What Are the Long Term Effects of Heroin Addiction?
Heroin is a highly addictive opiate drug that causes short-term feelings of pleasure and relaxation. But whether it’s injected, snorted or smoked, long-term heroin use can have serious effects on both the brain and the body – and these effects can lead to permanent disability or death.
How Does Heroin Become Addictive?
Heroin is a derivative of morphine, a powerful painkiller created from opium. Like opium and morphine, heroin attaches natural opioid receptors in both the body and the brain. These receptors are responsible for producing natural chemicals for easing pain signals and promoting feelings of pleasure and relaxation.
Heroin binds to those opioid receptors and triggers stronger sensations than the body’s natural ones. Over time you develop a tolerance for heroin, so that more and more is needed in order to achieve the same feelings.
Because heroin affects opioid receptors everywhere in the body, stopping heroin suddenly causes withdrawal – a set of uncomfortable and potentially life-threatening symptoms. For long-term users, those symptoms can continue for weeks, months or even years. Along with lingering withdrawal symptoms, these users can face a range of health concerns, some of which may be permanent.
Physical Changes In the Brain
Heroin has a powerful effect on the brain, triggering feelings of euphoria and relaxation. Over time, new pathways can develop in response to the continuous stimulation of the drug, so that the brain craves more and more.
Heroin use can also cause deterioration in the brain’s white matter – the areas responsible for “executive functioning” such as making decisions and regulating behavior. The brain is also responsible for managing the hormonal systems that regulate a variety of body functions, and heroin can alter those pathways as well.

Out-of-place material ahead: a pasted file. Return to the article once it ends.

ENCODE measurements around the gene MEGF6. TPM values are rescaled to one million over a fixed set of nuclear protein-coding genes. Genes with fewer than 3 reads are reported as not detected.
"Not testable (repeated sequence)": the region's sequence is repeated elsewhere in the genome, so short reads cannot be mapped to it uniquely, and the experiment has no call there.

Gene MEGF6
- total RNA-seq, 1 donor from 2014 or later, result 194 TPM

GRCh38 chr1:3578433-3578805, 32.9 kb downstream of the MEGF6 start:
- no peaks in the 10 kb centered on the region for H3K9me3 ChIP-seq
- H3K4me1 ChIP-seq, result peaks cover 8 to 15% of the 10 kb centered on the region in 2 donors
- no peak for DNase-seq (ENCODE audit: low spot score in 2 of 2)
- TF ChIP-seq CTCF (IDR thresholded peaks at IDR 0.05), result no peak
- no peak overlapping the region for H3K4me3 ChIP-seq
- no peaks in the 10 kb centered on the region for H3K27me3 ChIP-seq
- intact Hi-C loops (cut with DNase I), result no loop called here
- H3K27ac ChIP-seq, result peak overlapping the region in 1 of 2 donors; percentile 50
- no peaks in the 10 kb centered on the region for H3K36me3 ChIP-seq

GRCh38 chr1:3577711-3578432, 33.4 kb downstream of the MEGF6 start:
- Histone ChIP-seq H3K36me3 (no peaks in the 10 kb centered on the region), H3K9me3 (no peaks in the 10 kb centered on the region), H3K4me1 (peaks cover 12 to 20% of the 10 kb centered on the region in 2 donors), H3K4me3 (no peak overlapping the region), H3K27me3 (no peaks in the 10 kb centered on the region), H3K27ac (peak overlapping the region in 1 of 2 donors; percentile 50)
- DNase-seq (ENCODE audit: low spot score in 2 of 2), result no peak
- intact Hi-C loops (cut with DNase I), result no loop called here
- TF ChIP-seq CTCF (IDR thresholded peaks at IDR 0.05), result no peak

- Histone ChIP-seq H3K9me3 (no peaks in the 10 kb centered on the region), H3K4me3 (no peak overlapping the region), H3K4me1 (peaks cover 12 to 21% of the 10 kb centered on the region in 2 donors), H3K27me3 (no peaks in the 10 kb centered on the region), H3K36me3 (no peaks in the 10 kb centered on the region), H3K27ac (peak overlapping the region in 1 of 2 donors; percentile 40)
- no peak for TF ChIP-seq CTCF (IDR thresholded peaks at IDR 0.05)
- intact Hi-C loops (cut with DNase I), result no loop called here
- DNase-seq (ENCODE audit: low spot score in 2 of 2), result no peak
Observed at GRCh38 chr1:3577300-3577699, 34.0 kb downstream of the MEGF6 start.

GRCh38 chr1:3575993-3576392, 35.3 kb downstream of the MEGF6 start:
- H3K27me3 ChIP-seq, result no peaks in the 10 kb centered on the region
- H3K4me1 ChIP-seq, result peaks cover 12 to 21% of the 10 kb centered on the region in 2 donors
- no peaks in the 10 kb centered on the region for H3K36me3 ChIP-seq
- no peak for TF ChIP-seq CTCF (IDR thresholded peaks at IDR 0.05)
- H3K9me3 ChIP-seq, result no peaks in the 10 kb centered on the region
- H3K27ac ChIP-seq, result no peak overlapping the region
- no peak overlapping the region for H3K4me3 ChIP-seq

Infections and Organ Damage
Heroin has the potential to affect any organ in the body, increasing the risk of infections and impaired functioning. Liver and kidney damage can result, and the lungs can be compromised, raising the potential for pulmonary problems and various kinds of pneumonia.
Injecting heroin can cause veins to collapse, and raise the risk of serious infection of the heart lining and valves. Bacterial infections can also affect various organs and tissues throughout the body, and shared needles and equipment raise the risk of blood borne diseases such as HIV/AIDS and hepatitis.
Snorting heroin for long periods of time can also cause perforation of the nasal septum or infection and irritation of the tissues in the nose. Long-term heroin users can also experience skin abscesses and other infections of the soft tissues.
Exposure to Toxins
Long-term heroin use also raises a user’s risk of exposure to a variety of toxins. On the street, heroin may be mixed with unknown substances that can cause serious health problems or even death. Toxins in heroin can clog blood vessels or kill cells in vital organs, causing chronic disease or impairment.
Over time, toxic substances can trigger a range of autoimmune disorders such as rheumatoid arthritis and other joint and soft tissue diseases. Heroin use can also depress sexual function and may cause painful or irregular menstrual cycles. Long-term users may also experience sleep problems, or mental health issues such as anxiety or depression.
Some health problems caused by long-term heroin use either disappear or diminish once heroin use is stopped. Others, like organ damage or autoimmune disorders, can be permanent. These effects may also co-exist with lingering withdrawal symptoms such as nausea, insomnia and cravings for the drug.
Treating Heroin’s Long Term Effects
Although many heroin treatment programs focus on treating the short-term issues of heroin addiction such as withdrawal and learning new skills for recovery, the longer-term effects of heroin may not be apparent until well after the program is over. Longer-term heroin treatment programs and ongoing outpatient counseling educates users about the potential long term effects of using heroin and offer the necessary support for recovery.